State – Franchise Tax Board

California homeowners who lost their home in a short sale will not be subject to federal or state income tax liability on debt forgiveness “phantom income” they never received, thanks to recent clarifications by the Internal Revenue Service (IRS) and California Franchise Tax Board (FTB). In November, in a letter to California Sen. Barbara Boxer, the Internal Revenue Service (IRS) recognized that the debt written off in a short sale does not constitute recourse debt under California law, and thus does not create so-called “cancellation of debt” income to the underwater home seller for federal income tax purposes. Following the IRS’s clarification, C.A.R. sought a similar ruling by the California FTB, with the help of the Board of Equalization (BOE). Now with the FTB’s clarification, underwater home sellers also are assured that they are not subject to state income tax liability, rescuing tens of thousands of distressed home sellers from California tax liability for debt written off by lenders in short sales. We thank Sen. Boxer and BOE member George Runner for their leadership in obtaining this guidance from the IRS and FTB. Distressed California homeowners can now avoid foreclosure or bankruptcy and can opt for a short sale instead, without incurring federal and state tax liability, even after the Mortgage Forgiveness Debt Relief Act of 2007 expires at the end of this year.

Important Note:

From CAR:  The IRS guidance is limited to California short sales only. The IRS guidance did not specifically address other types of real estate transactions such as non-judicial foreclosures and mortgage loan modifications.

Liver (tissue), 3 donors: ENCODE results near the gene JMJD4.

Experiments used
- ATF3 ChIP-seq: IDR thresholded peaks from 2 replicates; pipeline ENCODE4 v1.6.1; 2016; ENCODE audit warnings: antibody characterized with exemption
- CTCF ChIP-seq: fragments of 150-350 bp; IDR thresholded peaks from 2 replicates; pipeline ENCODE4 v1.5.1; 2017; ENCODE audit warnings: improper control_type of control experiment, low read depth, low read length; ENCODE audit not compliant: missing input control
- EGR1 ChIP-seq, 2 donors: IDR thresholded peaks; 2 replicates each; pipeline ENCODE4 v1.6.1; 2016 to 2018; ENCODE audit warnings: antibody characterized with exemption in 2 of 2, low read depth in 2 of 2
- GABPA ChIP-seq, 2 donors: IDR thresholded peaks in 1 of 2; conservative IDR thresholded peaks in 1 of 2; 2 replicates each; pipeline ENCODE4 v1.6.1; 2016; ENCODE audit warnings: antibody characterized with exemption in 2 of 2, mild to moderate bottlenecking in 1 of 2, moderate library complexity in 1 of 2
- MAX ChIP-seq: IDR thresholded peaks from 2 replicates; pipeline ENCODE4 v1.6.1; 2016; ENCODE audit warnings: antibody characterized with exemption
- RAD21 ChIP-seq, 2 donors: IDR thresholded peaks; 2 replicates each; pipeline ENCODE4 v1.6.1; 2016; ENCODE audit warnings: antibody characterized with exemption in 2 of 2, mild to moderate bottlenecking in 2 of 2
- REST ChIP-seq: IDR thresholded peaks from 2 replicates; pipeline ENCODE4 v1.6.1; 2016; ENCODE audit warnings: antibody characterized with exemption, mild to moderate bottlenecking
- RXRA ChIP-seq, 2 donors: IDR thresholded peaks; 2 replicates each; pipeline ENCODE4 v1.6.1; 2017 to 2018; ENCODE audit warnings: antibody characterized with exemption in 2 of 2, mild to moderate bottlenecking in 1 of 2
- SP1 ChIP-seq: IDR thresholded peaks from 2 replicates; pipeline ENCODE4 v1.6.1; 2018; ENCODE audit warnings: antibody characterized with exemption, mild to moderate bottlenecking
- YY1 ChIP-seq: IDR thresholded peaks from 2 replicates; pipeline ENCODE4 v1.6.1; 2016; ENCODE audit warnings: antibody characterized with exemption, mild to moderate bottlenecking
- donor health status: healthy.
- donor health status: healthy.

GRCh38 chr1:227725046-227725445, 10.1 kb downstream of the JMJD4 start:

Contact Catherine Myers, Real Estate Broker for help with a short sale in Contra Costa and the San Francisco Bay Area. Short sales are still happening as some of our areas took huge value plunges and in some areas, they may not recover to the levels needed to sell the home without being a short sale. Catherine can guide you through a short sale, get you the help you need, and get you moved on to the next chapter. Whether your situation is financial, unemployment, relocation or personal, most banks are well equipped to handle a short sale and can take anywhere from 4-12 weeks to complete. Call today 925-683-2125.

By |2014-01-13T09:58:20+00:00January 13th, 2014|Featured Posts, Short Sales, Taxes|Comments Off on Mortgage Debt Relief Act Extended in California?

Catherine Myers is a licensed real estate broker located in Walnut Creek, CA. Catherine has been serving the real estate needs of buyers, sellers and investors of the Contra Costa area since 2002. Catherine has always had an entrepreneurial hard working spirit and real estate allows the convergence of her love of helping people and the pragmatic approach of seeing dreams realized.